Abrar donated stem cells to someone he didn't know
Donating stem cells was such a straightforward process and it was very rewarding to help in this way.
Abrar Ali, 23, donated his stem cells in August 2019 after being identified as the best match for someone he had never met.
Abrar shares his story:
“I donated blood for the first time through an initiative organised by my local mosque. It was in Tooting, South London and arranged by the Imam Hussain Blood Donation Society.
“I went along to support as I knew giving blood was a good thing to do and staff at the session spoke to me about potentially donating a sample for the British Bone Marrow Register at the same time. I was given a leaflet to look through but I thought ‘why not’- it was another potential way of helping others.
“All went well with my first donation and life carried on as normal, I was living in London, working in Finance on a placement year from university.
“I had completely forgot about joining the bone marrow register until I received a call a few months later. It was explained to me that I was a potential match for someone waiting for a transplant and I was asked if I would be happy to proceed with further tests.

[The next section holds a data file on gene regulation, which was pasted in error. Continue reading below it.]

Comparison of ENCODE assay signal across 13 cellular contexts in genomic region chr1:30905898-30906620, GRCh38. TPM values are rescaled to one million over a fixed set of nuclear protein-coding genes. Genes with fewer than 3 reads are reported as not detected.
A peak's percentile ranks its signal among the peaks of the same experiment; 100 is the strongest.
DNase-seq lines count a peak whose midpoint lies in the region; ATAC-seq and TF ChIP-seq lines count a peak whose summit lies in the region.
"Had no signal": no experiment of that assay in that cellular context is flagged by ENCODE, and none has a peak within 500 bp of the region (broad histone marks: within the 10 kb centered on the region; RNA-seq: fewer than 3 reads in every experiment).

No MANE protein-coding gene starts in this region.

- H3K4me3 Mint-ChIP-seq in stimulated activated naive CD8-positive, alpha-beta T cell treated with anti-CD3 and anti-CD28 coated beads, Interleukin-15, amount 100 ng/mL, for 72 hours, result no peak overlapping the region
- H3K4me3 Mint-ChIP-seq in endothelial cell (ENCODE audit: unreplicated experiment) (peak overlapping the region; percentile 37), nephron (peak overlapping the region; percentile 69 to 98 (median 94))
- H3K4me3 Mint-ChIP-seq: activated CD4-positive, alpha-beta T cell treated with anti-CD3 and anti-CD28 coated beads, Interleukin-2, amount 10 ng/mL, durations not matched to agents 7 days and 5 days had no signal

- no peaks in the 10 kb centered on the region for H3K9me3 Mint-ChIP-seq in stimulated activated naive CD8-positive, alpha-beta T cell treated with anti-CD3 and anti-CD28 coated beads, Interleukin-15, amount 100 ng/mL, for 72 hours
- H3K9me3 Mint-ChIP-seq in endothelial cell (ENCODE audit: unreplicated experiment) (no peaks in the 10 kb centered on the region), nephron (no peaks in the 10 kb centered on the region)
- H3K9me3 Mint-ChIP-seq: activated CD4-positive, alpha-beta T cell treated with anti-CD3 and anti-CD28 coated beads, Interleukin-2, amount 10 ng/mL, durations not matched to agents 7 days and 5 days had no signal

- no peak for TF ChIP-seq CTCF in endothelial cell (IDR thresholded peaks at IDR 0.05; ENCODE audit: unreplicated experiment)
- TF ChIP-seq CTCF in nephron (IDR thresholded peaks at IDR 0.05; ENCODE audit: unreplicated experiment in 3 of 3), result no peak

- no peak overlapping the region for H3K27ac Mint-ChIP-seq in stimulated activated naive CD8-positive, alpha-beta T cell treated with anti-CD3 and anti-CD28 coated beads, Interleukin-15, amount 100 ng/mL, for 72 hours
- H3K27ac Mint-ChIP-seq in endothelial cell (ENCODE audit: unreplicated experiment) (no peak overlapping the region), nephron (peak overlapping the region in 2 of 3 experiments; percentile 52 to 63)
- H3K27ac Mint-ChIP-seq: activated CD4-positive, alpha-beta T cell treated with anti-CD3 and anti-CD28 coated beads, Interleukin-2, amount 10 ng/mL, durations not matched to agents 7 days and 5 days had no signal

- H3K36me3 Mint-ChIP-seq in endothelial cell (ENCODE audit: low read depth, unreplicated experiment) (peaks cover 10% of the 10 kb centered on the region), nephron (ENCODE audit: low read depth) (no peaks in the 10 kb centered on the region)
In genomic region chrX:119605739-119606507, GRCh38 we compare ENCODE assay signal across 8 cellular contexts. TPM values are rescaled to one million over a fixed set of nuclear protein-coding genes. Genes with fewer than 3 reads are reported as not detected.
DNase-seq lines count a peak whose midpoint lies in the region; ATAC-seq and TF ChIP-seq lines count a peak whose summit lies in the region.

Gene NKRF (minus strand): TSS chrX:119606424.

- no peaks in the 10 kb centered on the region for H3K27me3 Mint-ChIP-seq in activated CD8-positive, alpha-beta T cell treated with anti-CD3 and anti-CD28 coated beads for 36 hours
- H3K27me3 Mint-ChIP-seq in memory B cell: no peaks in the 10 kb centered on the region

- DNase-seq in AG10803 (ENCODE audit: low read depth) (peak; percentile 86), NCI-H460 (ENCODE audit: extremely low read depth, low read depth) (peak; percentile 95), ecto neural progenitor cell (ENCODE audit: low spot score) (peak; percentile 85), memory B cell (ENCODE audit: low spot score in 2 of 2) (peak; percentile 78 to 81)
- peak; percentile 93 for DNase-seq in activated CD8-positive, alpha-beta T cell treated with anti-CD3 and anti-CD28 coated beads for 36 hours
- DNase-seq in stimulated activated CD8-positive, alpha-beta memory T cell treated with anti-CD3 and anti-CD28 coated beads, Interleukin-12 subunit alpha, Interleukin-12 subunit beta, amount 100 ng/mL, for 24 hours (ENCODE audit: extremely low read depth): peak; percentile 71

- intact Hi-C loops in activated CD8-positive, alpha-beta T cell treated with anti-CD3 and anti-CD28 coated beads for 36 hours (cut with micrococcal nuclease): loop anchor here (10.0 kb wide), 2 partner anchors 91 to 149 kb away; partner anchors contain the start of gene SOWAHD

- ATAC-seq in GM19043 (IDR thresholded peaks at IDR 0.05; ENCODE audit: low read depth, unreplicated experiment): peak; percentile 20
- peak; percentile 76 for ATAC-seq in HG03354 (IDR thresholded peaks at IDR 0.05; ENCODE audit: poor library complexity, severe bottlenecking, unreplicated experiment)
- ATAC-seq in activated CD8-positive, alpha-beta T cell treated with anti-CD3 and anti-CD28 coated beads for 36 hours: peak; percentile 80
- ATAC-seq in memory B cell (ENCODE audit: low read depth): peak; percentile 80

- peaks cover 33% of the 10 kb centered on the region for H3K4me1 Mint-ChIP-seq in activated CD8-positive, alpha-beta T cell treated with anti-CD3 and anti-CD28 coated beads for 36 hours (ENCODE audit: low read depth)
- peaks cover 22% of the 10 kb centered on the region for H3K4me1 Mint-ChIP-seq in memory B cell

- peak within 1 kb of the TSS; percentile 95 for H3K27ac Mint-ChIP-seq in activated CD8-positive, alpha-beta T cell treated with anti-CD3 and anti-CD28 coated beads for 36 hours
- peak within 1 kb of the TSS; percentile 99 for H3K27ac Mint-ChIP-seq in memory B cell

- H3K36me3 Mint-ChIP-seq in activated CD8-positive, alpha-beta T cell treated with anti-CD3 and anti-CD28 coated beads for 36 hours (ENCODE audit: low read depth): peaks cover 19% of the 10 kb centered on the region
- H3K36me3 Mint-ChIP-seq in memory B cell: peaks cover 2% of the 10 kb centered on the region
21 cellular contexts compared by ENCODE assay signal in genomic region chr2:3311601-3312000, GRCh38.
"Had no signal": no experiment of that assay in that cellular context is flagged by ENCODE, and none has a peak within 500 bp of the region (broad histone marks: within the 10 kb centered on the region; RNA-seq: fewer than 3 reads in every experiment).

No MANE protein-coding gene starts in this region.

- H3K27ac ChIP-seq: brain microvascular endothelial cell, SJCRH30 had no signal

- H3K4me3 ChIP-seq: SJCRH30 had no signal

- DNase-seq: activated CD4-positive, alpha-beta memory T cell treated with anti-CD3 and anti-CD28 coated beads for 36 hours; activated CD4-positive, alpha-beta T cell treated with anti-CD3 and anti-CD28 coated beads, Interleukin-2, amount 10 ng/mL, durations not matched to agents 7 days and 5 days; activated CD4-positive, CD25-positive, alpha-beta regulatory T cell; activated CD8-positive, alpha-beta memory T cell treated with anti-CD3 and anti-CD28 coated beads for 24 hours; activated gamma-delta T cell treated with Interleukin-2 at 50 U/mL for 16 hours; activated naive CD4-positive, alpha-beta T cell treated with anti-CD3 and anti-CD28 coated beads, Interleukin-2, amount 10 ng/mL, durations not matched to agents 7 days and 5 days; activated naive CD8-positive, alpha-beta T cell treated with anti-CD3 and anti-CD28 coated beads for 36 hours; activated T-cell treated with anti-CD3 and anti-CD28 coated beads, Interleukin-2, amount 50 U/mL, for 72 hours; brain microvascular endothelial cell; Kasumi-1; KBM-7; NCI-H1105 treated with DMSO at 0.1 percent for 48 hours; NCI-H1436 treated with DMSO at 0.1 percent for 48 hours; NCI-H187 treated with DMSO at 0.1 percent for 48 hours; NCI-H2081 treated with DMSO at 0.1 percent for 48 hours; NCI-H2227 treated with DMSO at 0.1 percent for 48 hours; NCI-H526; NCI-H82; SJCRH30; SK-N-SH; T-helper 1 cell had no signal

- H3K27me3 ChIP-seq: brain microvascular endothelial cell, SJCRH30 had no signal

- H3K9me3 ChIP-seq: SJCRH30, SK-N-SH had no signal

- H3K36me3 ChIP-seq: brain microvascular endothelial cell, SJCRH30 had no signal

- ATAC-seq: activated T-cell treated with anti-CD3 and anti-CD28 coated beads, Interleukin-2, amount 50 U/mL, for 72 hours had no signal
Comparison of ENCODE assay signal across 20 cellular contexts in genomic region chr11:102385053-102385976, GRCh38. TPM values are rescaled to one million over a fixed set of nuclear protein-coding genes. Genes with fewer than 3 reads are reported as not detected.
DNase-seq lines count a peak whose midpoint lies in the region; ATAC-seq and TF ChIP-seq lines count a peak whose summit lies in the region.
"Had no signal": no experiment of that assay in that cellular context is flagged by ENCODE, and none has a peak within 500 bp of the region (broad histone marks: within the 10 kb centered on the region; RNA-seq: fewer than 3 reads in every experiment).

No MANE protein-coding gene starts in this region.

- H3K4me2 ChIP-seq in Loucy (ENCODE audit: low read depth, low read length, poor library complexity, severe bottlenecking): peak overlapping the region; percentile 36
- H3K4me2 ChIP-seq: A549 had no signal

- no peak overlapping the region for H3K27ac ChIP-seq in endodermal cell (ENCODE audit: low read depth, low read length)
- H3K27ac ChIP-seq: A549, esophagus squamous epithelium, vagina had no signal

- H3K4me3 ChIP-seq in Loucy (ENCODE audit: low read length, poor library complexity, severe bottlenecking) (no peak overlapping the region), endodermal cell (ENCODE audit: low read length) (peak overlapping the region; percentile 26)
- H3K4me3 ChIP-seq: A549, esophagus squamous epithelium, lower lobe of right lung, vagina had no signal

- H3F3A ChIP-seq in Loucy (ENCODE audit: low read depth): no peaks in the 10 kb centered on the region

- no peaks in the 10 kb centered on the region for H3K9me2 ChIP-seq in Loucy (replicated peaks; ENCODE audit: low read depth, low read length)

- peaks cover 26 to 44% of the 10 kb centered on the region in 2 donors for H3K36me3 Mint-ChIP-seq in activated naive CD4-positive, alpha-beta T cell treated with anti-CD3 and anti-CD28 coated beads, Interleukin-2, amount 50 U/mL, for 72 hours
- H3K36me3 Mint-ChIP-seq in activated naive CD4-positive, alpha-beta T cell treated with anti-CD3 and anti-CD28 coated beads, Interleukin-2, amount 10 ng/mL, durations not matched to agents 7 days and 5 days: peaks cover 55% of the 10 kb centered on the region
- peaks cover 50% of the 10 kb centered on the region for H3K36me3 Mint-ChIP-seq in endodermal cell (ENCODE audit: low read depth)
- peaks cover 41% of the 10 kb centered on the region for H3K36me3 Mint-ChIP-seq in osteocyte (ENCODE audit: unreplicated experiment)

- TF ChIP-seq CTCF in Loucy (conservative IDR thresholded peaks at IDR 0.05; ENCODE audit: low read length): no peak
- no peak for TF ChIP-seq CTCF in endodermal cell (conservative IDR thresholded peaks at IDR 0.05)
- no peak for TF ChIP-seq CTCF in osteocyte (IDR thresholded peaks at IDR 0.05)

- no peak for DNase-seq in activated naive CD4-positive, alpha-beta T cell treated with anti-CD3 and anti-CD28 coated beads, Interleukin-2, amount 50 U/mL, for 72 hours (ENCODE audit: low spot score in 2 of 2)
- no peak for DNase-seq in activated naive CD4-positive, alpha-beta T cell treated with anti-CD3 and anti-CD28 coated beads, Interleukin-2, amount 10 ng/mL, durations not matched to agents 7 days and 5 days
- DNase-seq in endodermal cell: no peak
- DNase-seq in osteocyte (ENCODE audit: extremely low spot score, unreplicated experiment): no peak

The staff explained everything to me and I spoke to my family about it. They were a bit hesitant at first but as we researched and read the information online, they were happy for me to go ahead.
“I had further tests at The London Clinic to check I was the best possible match but also to check that I was well enough to donate too. Within a few weeks it was confirmed I was the best match and dates were set for the donation process.
“I was given a week’s special leave from work and on the first four days a nurse came to my house to inject me with a drug that increases the number of stem cells in my blood. On the fifth day I went back to The London Clinic to complete the donation.
“On the day of donation, I was a bit scared and nervous and just wanted everything to go to plan. My Mum came with me too to keep me company.
“It was a straightforward process, I had two needles (one in each arm) and was attached to a cell-separator machine that collected the stem cells from my blood. The needles were a bit bigger than the one used to give blood but I sat there and watched Netflix while giving my donation and had no problems whatsoever.
“The staff were able to collect everything they needed in the one donation and I was sent home to recover.
Within a few days I returned to work and colleagues there were supportive, they even took me for a meal as they were proud of what I had done.
Abrar is now back at university in Brighton and thinks about the patient he donated to. He adds “I know it has to remain anonymous for a certain time, but I hope the patient is doing well and would love to hear from them one day.”